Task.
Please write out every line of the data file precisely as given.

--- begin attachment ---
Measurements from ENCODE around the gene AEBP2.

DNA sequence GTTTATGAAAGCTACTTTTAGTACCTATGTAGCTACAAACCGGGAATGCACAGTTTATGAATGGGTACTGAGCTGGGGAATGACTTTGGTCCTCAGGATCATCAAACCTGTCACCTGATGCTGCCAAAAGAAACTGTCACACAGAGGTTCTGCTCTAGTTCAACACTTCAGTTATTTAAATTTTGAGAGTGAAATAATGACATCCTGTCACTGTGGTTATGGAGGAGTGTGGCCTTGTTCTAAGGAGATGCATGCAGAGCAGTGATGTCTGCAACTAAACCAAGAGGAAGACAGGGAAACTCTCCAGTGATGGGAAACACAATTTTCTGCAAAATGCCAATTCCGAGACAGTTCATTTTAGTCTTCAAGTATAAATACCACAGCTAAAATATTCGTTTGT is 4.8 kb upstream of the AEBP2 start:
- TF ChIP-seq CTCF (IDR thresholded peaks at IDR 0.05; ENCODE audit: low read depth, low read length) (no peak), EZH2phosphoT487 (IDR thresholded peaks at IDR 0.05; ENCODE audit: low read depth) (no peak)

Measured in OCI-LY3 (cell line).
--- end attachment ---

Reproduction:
Measurements from ENCODE around the gene AEBP2.

DNA sequence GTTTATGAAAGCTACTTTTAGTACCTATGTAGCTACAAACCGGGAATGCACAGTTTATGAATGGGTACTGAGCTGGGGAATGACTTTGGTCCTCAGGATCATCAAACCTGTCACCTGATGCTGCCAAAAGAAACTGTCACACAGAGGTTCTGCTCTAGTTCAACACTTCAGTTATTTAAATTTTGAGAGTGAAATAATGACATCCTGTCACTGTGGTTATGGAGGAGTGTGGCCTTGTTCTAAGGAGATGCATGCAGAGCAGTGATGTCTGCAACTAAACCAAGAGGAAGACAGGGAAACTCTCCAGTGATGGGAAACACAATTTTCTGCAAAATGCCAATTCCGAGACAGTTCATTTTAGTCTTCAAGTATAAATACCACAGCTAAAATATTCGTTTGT is 4.8 kb upstream of the AEBP2 start:
- TF ChIP-seq CTCF (IDR thresholded peaks at IDR 0.05; ENCODE audit: low read depth, low read length) (no peak), EZH2phosphoT487 (IDR thresholded peaks at IDR 0.05; ENCODE audit: low read depth) (no peak)

Measured in OCI-LY3 (cell line).